Julie L Masters, Paige M Toller, Nancy J Kelley, Lyn M Holley
Death is among the most avoided topics of conversation. Although end-of-life planning may greatly benefit individuals and their survivors, research and practice indicate that family, friends, and even health care providers resist discussing end-of-life plans. Consequences of not planning ahead have created a public health issue. This article describes a community-level intervention that facilitates those necessary conversations among elders who have at least begun to talk with others about their wishes. A free, three-part educational workshop series on end-of-life planning titled "Begin with the End in Mind" was developed at a midwestern university...
March 12, 2018: Gerontology & Geriatrics Education
Scott J Pilla, James R Dotimas, Nisa M Maruthur, Jeanne M Clark, Hsin-Chieh Yeh
AIMS: When patients with type 2 diabetes initiate insulin, metformin should be continued while continuation of other antihyperglycemics has unclear benefit. We aimed to identify practice patterns in antihyperglycemic therapy during the insulin transition, and determine factors associated with metformin continuation. METHODS: We performed a retrospective analysis of the Look AHEAD (Action for Health in Diabetes) trial which randomized overweight/obese adults under ambulatory care for type 2 diabetes to an intensive lifestyle intervention or diabetes support and education...
March 7, 2018: Diabetes Research and Clinical Practice
Suneetha Kadiyala, Audrey Prost, Helen Harris-Fry, Meghan O'Hearn, Ronali Pradhan, Shibananth Pradhan, Naba Kishore Mishra, Suchitra Rath, Nirmala Nair, Shibanand Rath, Prasantha Tripathy, Sneha Krishnan, Peggy Koniz-Booher, Heather Danton, Diana Elbourne, Joanna Sturgess, Emma Beaumont, Hassan Haghparast-Bidgoli, Jolene Skordis-Worrall, Satyanarayan Mohanty, Avinash Upadhay, Elizabeth Allen
BACKGROUND: Maternal and child undernutrition have adverse consequences for pregnancy outcomes and child morbidity and mortality, and they are associated with low educational attainment, economic productivity as an adult, and human wellbeing. 'Nutrition-sensitive' agriculture programs could tackle the underlying causes of undernutrition. METHODS/DESIGN: This study is a four-arm cluster randomised controlled trial in Odisha, India. Interventions are as follows: (1) an agricultural extension platform of women's groups viewing and discussing videos on nutrition-sensitive agriculture (NSA) practices, and follow-up visits to women at home to encourage the adoption of new practices shown in the videos; (2) women's groups viewing and discussing videos on NSA and nutrition-specific practices, with follow-up visits; and (3) women's groups viewing and discussing videos on NSA and nutrition-specific practices combined with a cycle of Participatory Learning and Action meetings, with follow-up visits...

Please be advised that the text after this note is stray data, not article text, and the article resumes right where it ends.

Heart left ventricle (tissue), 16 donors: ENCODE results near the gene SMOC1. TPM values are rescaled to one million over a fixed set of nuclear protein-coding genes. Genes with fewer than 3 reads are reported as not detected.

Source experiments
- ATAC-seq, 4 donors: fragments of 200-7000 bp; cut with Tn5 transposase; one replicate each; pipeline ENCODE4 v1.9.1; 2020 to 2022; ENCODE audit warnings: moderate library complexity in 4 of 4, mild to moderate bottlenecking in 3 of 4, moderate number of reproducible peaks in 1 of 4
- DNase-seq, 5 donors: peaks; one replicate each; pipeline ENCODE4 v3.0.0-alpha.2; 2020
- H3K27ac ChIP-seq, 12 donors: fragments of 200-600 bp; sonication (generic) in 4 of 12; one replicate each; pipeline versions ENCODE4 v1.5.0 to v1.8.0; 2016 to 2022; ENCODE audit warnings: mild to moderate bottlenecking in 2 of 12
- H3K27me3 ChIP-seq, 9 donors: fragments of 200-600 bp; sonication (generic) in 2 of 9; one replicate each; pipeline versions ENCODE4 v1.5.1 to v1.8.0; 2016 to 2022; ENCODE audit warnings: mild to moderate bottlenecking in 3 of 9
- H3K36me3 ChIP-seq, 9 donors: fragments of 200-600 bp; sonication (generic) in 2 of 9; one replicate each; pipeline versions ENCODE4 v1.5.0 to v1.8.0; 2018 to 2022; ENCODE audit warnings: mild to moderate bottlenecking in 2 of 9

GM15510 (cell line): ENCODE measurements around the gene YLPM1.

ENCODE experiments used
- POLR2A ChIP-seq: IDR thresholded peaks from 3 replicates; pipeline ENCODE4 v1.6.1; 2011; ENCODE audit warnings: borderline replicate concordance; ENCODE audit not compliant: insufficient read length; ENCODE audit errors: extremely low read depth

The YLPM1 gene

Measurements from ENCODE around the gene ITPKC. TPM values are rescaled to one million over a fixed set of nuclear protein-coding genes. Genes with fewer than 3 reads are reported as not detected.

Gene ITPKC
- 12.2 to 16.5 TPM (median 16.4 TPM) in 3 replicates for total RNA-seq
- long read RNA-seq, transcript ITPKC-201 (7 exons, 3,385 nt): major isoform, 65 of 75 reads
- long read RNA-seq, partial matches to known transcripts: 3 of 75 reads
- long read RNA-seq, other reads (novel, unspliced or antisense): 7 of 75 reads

March 9, 2018: Trials
Mark S Salzer
Community inclusion refers to equal opportunities for people to participate in the community and willingness to welcome and active community attitude. The opportunity to participate in the community is both a medical necessity and a rights issue. This concept provides a novel theoretical framework for the advancement of mental health policies, programs, and global practices that enable the development of the well-being and health of people with mental disorders. Eleven fundamentals for promoting community inclusion of individuals with serious mental illnesses that are supported by key conceptual, theoretical, and research evidence...
September 2017: Vertex: Revista Argentina de Psiquiatriá
Gabrielle Wong-Parodi, M Beatrice Dias, Michael Taylor
BACKGROUND: Air quality affects us all and is a rapidly growing concern in the 21st century. We spend the majority of our lives indoors and can be exposed to a number of pollutants smaller than 2.5 microns (particulate matter, PM2.5 ) resulting in detrimental health effects. Indoor air quality sensors have the potential to provide people with the information they need to understand their risk and take steps to reduce their exposure. One such sensor is the Speck sensor developed at the Community Robotics, Education and Technology Empowerment Lab at Carnegie Mellon University...
March 8, 2018: JMIR MHealth and UHealth
Saras Henderson, Maria Horne, Ruth Hills, Elizabeth Kendall
This study aims to conduct a concept analysis on cultural competence in community healthcare. Clarification of the concept of cultural competence is needed to enable clarity in the definition and operation, research and theory development to assist healthcare providers to better understand this evolving concept. Rodgers' evolutionary concept analysis method was used to clarify the concept's context, surrogate terms, antecedents, attributes and consequences and to determine implications for further research...
March 7, 2018: Health & Social Care in the Community